The pages turn and the Kindle screens swipe with alacrity. An early expedition into the Wood to rescue a long-missing Queen is particularly white-knuckle. Temeraire fans will be pleased to know that a superb tower-under-siege sequence demonstrates that Novik has lost none of her facility for making complex battle scenes clear and exciting. And Agnieszka remains a scrappy, appealing hero throughout. It’s just that one can’t help but be reminded that Novik’s Temeraire series will conclude next year as a nine-novel cycle and wonder why a writer so skilled at pacing a long, complicated chronicle over multiple books has crammed this story into one.

It’s as if Novik is overcorrecting for the kind of Hollywood bloat that causes studios to split fantasy-novel adaptations into multiple films. Here, she packs an entire trilogy into a single book. Agnieszka’s corridors-of-power adventures in Polnya’s capital have kind of a middle-volume vibe to them, while some fascinating late-breaking revelations about the nature of the Wood definitely feel like they deserve their own dedicated installment. I felt this most particularly in Agnieszka’s evolution as a character. While it’s thrilling in the book’s final third to read about her taking control of her own magical identity as a latter-day Baba Yaga, it does feel as though it’s happened without giving her the opportunity to explore a few blind-alley identities on the way there.
added by SnootyBaronet | editSlate, Mac Rogers
 

» Add other authors (14 possible)

Author nameRoleType of authorWork?Status
Novik, Naomiprimary authorall editionsconfirmed
Belhassof, Cláudia MelloTranslatorsecondary authorsome editionsconfirmed
Giancola, DonatoCover artistsecondary authorsome editionsconfirmed
Hermoso Oliveras, JulioTraductorsecondary authorsome editionsconfirmed
Królicki, Zbigniew A.Translatorsecondary authorsome editionsconfirmed
McKowen, ScottCover artistsecondary authorsome editionsconfirmed
Sobey, KatyNarratorsecondary authorsome editionsconfirmed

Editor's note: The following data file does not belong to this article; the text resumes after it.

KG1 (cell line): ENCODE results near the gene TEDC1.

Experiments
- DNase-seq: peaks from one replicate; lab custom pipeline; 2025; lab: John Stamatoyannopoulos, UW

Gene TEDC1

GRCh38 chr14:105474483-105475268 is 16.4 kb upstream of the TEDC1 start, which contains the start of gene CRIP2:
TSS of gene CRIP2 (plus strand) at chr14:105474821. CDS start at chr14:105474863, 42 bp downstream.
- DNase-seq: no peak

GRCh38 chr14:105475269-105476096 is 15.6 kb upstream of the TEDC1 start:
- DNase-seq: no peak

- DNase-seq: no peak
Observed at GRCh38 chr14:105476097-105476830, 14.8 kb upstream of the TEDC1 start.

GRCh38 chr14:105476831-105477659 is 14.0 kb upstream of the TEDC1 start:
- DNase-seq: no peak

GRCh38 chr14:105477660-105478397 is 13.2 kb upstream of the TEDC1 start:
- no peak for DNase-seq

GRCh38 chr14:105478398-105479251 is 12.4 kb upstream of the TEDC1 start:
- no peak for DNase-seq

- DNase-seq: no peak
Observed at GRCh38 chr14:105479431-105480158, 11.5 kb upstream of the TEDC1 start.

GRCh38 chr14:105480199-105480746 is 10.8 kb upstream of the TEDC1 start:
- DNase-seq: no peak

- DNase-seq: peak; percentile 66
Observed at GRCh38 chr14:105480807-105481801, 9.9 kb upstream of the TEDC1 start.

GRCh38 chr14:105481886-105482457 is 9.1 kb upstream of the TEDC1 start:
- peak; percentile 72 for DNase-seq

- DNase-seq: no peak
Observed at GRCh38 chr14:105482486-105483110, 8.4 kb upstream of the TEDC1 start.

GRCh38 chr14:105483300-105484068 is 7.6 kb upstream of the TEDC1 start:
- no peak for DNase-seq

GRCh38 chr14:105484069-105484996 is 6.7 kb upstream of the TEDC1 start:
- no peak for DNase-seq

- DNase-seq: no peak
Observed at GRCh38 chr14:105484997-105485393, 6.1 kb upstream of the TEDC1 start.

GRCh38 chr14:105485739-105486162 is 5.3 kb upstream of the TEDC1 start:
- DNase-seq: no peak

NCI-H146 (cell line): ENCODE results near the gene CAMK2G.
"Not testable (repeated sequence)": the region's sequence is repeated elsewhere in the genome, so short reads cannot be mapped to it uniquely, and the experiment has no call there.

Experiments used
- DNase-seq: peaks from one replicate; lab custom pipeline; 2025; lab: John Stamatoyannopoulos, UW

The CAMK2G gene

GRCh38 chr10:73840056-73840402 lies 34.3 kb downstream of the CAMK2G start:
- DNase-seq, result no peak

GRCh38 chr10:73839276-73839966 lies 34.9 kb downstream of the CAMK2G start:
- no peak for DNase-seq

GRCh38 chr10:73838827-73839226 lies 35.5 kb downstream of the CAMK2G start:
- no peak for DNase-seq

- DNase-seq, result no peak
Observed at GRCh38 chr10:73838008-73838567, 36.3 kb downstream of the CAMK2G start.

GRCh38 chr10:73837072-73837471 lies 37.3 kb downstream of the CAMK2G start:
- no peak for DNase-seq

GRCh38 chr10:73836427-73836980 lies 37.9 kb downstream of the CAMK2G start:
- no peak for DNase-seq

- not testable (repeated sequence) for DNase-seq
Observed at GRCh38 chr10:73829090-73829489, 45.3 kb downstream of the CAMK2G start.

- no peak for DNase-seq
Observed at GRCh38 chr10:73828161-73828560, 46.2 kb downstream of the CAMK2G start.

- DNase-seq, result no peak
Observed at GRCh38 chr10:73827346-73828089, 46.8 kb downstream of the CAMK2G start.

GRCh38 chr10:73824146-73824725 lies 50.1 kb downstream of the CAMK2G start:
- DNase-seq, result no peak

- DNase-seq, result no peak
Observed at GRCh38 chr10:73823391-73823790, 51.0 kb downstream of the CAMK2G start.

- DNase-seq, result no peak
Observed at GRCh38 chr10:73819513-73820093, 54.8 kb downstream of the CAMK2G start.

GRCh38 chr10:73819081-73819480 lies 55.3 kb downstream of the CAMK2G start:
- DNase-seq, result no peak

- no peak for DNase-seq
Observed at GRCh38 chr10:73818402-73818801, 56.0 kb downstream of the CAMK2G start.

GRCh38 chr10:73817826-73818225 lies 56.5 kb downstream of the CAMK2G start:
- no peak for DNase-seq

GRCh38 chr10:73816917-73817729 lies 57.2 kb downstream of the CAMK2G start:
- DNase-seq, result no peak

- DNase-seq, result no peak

Stevenson, David G.Cover designersecondary authorsome editionsconfirmed
Zucker, Christopher M.Designersecondary authorsome editionsconfirmed
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Epigraph
Dedication
First words
Our Dragon doesn't eat the girls he takes, no matter what stories they tell outside the valley.
Quotations
She'd remembered the wrong things, and forgotten too much. She'd remembered how to kill and how to hate, and she'd forgotten how to grow.
Last words
(Click to show. Warning: May contain spoilers.)
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Wikipedia in English (2)

Agnieszka loves her valley home, her quiet village, the forests and the bright shining river. But the corrupted Wood stands on the border, full of malevolent power, and its shadow lies over her life. Her people rely on the cold, driven wizard known only as the Dragon to keep its powers at bay. But he demands a terrible price for his help: one young woman handed over to serve him for ten years, a fate almost as terrible as falling to the Wood. The next choosing is fast approaching, and Agnieszka is afraid. She knows--everyone knows--that the Dragon will take Kasia: beautiful, graceful, brave Kasia, all the things Agnieszka isn't, and her dearest friend in the world. And there is no way to save her. But Agnieszka fears the wrong things. For when the Dragon comes, it is not Kasia he will choose.

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Book description
Haiku summary
Agnieszka helps
the Dragon battle the dark
power of the Wood.
(passion4reading)